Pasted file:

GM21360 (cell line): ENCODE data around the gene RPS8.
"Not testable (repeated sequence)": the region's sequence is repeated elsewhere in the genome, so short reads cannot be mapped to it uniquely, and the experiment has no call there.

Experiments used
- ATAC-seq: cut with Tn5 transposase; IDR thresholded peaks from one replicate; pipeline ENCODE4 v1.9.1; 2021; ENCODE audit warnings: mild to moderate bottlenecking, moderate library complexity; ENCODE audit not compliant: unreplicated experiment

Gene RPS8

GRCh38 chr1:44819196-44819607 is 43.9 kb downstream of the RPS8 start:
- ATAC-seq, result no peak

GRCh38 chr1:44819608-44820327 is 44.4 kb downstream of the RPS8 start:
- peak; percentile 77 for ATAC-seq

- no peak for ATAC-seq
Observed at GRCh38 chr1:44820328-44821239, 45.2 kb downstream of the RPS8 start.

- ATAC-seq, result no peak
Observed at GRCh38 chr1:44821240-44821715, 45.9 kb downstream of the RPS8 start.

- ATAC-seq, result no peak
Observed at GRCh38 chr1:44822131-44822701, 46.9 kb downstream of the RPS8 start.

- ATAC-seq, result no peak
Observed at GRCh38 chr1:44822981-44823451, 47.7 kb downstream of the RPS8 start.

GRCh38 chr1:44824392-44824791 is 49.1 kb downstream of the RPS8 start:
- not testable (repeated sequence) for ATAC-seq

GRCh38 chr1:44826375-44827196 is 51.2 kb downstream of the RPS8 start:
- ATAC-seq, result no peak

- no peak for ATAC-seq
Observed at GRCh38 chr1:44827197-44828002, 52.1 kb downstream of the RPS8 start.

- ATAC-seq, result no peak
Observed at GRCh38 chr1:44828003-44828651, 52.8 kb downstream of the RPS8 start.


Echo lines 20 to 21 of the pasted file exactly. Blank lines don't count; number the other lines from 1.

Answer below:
GRCh38 chr1:44826375-44827196 is 51.2 kb downstream of the RPS8 start:
- ATAC-seq, result no peak